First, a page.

A significant breakthrough has been made in fighting bacterial infections which can help scientists yield treatment measures for a number of infections, including antibiotic-resistant strains.
Scientists at the Center for Biological Research of the Spanish Research Council in Madrid, led by Dr. Antonio J. Martin-Galiano and professor Jose M. Andreu are reporting that they have mapped out a promising target for a strategic hit after carefully analysing a protein that bacteria need in order to reproduce and further infect hosts.
"Bacterial infections are a threat around the globe. This includes not only people in underdeveloped countries, but also patients compromised by the emergence of new antibiotic-resistant pathogens in First World communities and hospitals," said Martin-Galiano.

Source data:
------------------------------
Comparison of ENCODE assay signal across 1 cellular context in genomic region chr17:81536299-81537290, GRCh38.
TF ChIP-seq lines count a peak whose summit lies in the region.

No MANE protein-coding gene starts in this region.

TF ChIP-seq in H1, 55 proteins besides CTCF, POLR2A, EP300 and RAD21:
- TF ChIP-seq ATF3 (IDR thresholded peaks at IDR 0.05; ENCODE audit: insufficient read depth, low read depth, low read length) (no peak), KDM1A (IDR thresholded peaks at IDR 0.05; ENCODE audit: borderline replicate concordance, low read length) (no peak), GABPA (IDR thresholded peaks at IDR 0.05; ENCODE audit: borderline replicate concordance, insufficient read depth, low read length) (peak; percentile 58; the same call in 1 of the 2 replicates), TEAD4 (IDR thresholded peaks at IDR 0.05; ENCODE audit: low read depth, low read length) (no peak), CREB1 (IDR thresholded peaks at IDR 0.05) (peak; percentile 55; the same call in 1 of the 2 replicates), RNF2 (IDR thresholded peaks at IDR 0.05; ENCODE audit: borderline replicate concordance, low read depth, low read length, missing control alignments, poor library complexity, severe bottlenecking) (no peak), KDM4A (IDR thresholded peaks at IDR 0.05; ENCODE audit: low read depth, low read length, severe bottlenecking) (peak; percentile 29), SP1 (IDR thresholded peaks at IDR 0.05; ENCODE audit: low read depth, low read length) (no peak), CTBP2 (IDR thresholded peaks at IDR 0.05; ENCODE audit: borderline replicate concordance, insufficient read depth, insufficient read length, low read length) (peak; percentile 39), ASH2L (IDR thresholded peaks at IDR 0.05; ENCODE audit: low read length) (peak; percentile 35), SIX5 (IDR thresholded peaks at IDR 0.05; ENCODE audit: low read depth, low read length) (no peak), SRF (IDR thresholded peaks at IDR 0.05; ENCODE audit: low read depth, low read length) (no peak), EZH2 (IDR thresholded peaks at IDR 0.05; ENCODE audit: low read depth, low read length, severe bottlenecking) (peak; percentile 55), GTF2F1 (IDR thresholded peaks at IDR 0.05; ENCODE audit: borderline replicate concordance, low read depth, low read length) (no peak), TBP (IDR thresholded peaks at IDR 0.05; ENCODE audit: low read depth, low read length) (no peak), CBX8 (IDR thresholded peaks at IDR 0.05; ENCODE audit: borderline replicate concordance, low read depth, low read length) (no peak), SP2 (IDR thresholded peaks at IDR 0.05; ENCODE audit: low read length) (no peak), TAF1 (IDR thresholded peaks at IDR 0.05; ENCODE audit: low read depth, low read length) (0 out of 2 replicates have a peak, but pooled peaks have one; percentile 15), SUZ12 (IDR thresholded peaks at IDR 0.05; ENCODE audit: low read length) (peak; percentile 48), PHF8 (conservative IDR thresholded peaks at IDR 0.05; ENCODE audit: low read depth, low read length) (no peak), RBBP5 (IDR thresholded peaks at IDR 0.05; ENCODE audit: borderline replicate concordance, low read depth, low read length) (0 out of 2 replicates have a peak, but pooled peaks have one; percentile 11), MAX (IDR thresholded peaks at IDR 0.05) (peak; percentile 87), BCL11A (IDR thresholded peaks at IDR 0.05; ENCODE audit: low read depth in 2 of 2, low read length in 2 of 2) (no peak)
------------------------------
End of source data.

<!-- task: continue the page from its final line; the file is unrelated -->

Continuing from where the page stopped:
"There is an urgent need to find new bacterial targets and new antibiotics with which to fight infections. Our work, by providing basic insight into the inner functional mechanisms of one new target, cell-division protein FtsZ, may be a little bit of help," he added.
During bacterial cell reproduction, special building-block proteins, known as FtsZ builds scaffolding for the construction of a new dividing ring.
The researchers thought that if FtsZ could be manipulated, perhaps cell division, and replication of the bacteria, could be halted.
The study has been published in the Journal of Biological Chemistry "Paper of the Week."